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Sunflower response to acid soil factors

F.P.C. Blamey, C.J. Asher and D.G. Edwards

Department of Agriculture, University of Queensland, St. Lucia. Q. 4067

The main sunflower production in the world occurs on neutral to alkaline soils, but with the increasing importance of this oilseed crop, acid soils are also being utilized. Acid soil infertility may result from toxicities and deficiencies. Toxic conditions may result from low pH per se, soluble aluminium, or excess manganese. In acid soils, deficiencies of phosphorus, calcium, magnesium, molybdenum, or boron may occur also.

Sunflower response to acid soil factors was studied in a number of field and glasshouse studies. Using the flowing solution culture technique, sunflower was shown to tolerate solution pH maintained at > 4.0. A marked reduction in top and root growth was observed at pH 3.5. In field and glasshouse experiments, sunflower was shown to be very sensitive to Al toxicity. In the field, sunflower responded to liming on soils with A1 saturation > 5%. In solution culture, Al concentrations as low as 5 M reduced dry matter yields by 44%. By contrast, sunflower is one of the most tolerant crops to excess Mn. Sunflower was found to tolerate high concentrations of Mn in the root environment (90% of maximum yield at 65 M Mn) all in its tops, the critical concentration for Mn toxicity being 5300 pg g . The mechanism whereby sunflower is able to tolerate high Mn concentrations appears to involve the concentration of Mn around the base of the leaf hairs.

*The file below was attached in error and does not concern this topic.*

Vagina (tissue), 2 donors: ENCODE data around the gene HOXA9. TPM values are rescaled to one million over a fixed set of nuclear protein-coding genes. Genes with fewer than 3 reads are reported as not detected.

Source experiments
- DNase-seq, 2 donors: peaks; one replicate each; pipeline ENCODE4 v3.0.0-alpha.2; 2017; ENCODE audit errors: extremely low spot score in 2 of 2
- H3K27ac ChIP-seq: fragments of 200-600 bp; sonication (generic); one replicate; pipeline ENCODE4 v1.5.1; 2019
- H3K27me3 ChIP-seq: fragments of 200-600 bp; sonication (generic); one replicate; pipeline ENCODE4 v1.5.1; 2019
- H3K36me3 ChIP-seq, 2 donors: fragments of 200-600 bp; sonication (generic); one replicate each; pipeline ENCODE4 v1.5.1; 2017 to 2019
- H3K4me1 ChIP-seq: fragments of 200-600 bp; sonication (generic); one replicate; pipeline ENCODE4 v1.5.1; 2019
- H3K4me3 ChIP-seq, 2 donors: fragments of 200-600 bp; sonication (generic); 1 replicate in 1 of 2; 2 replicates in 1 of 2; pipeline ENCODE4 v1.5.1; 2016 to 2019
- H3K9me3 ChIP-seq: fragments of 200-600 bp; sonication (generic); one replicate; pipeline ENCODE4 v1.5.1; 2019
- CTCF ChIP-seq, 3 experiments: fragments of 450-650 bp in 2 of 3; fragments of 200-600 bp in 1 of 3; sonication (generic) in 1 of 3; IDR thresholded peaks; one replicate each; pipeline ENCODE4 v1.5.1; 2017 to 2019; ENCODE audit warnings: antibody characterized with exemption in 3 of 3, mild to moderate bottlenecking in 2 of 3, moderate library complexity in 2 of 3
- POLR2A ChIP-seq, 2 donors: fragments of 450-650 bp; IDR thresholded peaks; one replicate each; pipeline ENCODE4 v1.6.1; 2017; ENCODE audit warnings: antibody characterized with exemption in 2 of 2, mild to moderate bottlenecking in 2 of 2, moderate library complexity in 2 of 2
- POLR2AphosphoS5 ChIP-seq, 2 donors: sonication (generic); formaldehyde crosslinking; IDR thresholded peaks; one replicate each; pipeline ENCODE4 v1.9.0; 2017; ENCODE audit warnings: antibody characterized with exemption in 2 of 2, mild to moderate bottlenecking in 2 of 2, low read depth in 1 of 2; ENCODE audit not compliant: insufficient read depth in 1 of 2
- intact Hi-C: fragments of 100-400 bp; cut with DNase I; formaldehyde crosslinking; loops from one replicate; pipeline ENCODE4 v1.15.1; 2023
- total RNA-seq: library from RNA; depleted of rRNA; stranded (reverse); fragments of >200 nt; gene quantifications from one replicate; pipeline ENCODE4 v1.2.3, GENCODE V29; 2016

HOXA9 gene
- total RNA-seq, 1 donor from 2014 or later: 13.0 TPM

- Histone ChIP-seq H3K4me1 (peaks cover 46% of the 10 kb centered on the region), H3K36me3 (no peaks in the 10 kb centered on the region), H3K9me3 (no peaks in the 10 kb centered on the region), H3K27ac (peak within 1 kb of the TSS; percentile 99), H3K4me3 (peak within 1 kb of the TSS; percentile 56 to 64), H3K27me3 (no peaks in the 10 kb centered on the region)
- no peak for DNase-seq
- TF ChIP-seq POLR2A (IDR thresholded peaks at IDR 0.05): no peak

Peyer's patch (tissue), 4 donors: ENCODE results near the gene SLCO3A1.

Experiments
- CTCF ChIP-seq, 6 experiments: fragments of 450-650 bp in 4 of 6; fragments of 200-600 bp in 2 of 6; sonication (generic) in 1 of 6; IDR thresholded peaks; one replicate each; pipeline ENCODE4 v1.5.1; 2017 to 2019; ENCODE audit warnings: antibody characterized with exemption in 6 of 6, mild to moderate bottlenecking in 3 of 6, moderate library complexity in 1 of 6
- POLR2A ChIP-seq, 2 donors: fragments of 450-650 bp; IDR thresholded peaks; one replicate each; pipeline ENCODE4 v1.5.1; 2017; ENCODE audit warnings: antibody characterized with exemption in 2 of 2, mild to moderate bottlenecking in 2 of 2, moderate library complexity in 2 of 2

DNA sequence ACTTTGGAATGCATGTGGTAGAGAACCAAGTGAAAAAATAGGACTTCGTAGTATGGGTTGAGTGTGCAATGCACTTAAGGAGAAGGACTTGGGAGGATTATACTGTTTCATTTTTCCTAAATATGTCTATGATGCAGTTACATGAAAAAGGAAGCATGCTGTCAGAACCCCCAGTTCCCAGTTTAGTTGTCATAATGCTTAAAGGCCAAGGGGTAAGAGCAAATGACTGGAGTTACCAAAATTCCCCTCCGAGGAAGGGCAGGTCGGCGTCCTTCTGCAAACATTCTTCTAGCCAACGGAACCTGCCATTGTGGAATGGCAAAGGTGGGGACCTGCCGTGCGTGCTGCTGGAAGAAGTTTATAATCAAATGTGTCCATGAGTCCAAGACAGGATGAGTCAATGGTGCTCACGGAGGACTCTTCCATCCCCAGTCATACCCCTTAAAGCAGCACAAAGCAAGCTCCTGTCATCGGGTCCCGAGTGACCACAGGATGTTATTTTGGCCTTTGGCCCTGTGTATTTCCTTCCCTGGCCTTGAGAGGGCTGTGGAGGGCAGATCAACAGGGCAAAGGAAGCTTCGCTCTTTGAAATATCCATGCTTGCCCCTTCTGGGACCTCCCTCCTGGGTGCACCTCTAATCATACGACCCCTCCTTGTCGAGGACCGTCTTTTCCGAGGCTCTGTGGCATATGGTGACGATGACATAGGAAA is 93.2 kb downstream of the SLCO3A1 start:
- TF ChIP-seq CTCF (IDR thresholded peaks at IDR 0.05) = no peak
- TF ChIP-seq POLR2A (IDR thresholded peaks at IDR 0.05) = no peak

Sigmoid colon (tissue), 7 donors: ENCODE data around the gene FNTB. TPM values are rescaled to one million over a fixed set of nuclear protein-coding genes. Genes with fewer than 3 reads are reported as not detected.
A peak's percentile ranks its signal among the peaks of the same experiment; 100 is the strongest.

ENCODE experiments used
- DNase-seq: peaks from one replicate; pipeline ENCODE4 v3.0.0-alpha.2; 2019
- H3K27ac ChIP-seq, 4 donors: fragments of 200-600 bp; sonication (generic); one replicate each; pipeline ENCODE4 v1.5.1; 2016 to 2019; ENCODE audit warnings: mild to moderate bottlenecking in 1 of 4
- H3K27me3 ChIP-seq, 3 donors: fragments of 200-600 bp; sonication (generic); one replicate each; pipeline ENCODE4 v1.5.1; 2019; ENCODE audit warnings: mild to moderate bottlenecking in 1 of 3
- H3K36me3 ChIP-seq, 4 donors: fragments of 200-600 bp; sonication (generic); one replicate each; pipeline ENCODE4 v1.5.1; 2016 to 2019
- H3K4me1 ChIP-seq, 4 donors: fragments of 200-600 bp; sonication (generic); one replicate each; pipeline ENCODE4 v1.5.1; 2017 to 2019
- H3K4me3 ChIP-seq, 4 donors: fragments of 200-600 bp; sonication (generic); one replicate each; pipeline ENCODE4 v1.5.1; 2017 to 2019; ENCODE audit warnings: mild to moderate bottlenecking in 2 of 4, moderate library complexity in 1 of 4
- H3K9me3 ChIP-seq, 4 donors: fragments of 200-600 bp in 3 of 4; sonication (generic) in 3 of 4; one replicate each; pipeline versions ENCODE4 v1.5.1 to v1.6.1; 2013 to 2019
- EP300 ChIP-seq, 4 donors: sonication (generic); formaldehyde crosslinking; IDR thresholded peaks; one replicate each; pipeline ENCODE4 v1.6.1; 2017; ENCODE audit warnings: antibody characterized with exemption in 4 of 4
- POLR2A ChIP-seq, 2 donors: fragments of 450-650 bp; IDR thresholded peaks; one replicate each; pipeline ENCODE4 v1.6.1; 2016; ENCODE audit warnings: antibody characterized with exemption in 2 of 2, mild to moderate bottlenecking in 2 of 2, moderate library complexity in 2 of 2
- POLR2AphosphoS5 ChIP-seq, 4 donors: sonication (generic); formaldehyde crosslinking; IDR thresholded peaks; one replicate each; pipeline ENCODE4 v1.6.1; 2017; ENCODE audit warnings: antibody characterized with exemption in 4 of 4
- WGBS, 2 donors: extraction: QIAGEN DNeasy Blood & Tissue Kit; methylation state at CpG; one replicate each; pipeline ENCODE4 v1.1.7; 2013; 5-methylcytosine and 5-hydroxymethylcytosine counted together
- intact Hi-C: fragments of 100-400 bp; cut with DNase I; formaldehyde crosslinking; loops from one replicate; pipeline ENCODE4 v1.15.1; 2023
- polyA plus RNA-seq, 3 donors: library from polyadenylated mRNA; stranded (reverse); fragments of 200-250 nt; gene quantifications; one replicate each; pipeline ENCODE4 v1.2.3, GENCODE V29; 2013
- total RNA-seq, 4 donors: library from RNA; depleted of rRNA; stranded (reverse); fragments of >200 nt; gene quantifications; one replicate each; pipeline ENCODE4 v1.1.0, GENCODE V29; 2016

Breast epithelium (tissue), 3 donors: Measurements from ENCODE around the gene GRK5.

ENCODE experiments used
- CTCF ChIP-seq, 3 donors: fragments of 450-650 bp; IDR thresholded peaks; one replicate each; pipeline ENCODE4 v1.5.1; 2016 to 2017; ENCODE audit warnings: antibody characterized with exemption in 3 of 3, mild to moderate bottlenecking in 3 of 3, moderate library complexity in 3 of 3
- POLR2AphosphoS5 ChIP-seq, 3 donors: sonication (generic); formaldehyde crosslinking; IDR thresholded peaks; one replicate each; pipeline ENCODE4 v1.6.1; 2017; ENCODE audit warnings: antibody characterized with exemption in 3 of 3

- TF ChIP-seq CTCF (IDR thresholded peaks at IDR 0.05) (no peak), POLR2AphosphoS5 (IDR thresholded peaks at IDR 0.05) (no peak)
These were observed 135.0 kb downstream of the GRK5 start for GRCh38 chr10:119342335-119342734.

With regard to deficiencies of R, Ca and Mg, sunflower does not appear to differ greatly from many other dicotyledons. P deficiency symptoms first appeared as a non-specific growth reduction followed by appearance of grey-green necrotic areas particularly on the lower leaves. Ca deficiency symptoms first appeared on the youngest emerging leaves. These leaves were wrinkled and eventually wilted with severe Ca deficiency. A black necrosis developed on the petioles and large veins of the oldest leaves. Magnesium deficiency symptoms first appeared on the older leaves as an interveinal chlorosis accompanied by a marked downward cupping of the leaves. Sunflower was sensitive to Mo deficiency in the field. Young Mo-deficient seedlings developed general chlorosis plus a marked upward cupping of the leaves. A rapid recovery of seedlings was observed when they were sprayed with a sodium molybdate solution (50 g in 100 litres of water). Sunflower was very sensitive to boron deficiency which first affected the apical meristem. The bud became hard and leathery, and the stem was brittle with a corky appearance. The leaves developed a yellow to bronze mottling, and heads were commonly deformed.

The large differences in sunflower sensitivity to Al and Mn toxicities are interesting from an evolutionary point of view. Since sunflower originated in the south western U.S.A., an area with neutral to alkaline soils, particular tolerance to acid soil factors would not be expected. This would be true of A1 toxicity, but Mn toxicity is a problem both of acid soils and of soils subject to waterlogging. It is possible that the tolerance of sunflower to excess Mn developed in response to intermittent waterlogging of soils high in easily-reducible Mn.

Provided A1 toxicity effects are minimized by ensuring Al saturation < 5X, it should be possible to correct other limitations to production on acid soils by fertilizer application.

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